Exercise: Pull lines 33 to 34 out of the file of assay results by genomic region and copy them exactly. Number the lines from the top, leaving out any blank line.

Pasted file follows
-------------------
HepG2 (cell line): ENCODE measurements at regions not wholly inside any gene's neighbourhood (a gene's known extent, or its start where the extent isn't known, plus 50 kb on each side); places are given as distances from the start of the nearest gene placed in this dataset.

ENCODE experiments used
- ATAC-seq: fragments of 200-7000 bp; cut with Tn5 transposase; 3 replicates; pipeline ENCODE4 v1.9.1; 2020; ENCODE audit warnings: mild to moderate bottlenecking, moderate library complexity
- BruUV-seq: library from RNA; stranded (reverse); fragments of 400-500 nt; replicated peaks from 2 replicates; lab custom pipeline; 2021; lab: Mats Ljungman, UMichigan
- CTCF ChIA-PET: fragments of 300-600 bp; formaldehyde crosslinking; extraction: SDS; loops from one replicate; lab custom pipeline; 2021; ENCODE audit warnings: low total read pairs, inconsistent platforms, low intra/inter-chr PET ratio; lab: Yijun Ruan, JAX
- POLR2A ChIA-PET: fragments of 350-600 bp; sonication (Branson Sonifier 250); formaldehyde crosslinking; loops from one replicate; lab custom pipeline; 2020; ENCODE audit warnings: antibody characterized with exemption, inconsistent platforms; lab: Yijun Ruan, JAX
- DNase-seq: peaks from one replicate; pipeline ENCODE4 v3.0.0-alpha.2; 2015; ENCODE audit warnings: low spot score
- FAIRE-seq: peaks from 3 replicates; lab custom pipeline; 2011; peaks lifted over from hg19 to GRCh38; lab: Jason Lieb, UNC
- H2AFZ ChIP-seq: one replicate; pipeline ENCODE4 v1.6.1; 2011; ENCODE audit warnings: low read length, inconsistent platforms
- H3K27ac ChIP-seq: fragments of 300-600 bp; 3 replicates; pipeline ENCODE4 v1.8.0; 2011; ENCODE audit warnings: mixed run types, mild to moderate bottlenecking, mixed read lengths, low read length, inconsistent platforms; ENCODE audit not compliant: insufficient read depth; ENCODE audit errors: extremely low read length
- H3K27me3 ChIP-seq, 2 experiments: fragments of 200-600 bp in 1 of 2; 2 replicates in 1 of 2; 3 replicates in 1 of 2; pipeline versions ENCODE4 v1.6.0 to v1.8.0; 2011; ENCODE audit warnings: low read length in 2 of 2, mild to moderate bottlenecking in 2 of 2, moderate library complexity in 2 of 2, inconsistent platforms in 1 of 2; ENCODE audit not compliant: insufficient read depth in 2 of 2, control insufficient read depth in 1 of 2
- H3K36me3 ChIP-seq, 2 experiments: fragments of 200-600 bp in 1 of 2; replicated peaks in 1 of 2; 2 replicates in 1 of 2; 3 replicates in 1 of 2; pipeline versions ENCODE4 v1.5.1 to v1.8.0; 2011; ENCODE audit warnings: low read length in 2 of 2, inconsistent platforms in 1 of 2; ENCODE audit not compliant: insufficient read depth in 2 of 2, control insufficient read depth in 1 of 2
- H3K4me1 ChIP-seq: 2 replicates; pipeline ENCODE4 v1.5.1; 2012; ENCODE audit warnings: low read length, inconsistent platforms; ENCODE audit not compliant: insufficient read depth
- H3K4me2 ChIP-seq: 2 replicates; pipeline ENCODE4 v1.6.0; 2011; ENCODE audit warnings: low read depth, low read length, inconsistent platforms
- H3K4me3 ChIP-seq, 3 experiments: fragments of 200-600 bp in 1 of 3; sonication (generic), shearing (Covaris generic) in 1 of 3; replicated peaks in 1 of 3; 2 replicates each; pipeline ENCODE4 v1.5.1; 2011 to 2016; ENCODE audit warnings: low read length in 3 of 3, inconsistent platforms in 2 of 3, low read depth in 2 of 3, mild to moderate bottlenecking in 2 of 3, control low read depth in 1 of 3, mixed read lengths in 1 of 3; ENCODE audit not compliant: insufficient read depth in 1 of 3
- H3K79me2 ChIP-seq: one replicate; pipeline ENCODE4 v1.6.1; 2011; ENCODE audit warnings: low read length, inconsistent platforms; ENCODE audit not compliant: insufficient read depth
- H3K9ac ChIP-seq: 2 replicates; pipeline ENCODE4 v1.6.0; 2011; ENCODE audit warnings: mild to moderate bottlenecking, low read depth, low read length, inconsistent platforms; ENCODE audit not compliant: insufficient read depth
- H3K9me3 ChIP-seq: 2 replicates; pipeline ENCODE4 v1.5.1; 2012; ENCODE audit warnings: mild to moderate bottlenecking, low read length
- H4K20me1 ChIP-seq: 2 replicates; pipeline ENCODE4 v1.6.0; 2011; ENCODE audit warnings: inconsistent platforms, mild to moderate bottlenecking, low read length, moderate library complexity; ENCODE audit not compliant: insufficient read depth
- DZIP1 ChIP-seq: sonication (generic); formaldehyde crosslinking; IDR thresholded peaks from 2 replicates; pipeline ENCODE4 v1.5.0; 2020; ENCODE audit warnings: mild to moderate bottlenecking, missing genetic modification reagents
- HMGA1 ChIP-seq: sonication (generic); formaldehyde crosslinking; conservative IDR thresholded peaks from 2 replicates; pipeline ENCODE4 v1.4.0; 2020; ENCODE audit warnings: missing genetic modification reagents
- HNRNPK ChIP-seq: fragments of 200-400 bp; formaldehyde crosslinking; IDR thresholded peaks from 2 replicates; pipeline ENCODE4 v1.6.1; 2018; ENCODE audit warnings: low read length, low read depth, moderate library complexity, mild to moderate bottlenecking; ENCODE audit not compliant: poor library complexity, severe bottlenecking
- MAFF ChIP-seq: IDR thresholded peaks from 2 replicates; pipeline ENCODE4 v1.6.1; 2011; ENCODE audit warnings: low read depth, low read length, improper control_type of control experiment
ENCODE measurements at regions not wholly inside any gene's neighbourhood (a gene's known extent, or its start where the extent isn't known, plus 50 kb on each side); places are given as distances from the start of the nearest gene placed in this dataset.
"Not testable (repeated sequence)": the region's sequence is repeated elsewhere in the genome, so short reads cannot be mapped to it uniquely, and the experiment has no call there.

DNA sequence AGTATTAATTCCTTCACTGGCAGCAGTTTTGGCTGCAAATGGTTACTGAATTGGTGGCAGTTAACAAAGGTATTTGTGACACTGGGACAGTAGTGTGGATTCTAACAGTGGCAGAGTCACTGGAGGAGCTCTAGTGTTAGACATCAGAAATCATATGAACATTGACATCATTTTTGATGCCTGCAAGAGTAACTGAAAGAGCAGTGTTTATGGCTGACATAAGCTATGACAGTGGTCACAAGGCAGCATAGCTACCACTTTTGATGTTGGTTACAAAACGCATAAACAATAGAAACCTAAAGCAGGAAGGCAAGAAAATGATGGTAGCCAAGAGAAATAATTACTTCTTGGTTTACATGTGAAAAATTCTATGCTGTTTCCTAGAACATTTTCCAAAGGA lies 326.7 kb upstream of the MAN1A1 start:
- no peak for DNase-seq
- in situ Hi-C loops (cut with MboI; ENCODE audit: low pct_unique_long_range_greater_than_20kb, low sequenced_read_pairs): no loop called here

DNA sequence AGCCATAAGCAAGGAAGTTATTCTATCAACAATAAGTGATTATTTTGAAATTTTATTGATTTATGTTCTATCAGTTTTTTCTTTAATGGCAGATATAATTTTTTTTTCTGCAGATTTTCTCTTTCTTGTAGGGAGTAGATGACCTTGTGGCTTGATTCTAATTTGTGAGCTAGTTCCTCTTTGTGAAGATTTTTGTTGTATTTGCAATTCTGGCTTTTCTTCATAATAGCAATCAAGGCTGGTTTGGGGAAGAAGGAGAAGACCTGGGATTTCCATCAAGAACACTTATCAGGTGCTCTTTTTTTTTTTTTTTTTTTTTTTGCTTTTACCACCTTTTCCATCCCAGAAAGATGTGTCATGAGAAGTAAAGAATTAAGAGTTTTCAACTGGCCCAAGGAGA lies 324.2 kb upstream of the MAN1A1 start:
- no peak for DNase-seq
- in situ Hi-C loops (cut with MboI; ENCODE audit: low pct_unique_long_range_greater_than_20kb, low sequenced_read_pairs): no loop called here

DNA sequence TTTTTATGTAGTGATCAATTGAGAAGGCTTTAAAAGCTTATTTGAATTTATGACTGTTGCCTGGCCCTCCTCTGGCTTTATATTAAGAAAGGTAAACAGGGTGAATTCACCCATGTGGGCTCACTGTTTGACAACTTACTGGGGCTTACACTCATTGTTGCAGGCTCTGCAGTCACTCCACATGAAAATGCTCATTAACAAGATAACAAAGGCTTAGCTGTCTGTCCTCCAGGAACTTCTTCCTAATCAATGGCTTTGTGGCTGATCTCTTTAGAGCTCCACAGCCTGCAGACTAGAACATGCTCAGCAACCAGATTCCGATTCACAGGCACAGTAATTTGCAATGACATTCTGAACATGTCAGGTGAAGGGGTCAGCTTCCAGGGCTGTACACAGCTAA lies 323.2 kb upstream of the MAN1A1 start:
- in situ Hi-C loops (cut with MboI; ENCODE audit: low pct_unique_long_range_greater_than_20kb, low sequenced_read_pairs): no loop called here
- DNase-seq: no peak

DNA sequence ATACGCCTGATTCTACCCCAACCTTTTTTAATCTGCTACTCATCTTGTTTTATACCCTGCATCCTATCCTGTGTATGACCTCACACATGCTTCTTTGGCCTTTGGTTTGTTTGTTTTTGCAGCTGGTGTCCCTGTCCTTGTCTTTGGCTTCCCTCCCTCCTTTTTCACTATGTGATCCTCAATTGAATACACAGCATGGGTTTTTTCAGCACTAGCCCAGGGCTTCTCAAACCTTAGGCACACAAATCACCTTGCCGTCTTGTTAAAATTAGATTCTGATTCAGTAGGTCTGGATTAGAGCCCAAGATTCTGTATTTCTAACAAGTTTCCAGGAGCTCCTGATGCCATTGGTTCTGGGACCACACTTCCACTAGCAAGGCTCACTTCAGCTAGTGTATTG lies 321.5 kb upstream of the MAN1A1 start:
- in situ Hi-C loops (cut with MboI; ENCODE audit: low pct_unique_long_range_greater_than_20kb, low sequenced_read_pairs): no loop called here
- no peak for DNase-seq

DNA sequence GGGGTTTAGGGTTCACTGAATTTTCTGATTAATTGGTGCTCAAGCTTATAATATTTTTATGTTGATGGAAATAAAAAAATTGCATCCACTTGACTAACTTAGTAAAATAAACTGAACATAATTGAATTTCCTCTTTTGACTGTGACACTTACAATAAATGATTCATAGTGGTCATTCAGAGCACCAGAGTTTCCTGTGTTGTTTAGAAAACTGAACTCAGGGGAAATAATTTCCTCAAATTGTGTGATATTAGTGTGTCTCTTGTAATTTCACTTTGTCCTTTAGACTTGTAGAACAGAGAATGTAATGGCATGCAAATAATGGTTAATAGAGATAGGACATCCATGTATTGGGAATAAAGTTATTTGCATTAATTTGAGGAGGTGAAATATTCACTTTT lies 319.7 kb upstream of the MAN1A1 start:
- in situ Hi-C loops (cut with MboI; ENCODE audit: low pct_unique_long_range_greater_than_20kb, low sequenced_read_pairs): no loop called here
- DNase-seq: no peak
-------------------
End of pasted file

- in situ Hi-C loops (cut with MboI; ENCODE audit: low pct_unique_long_range_greater_than_20kb, low sequenced_read_pairs): no loop called here
- DNase-seq: no peak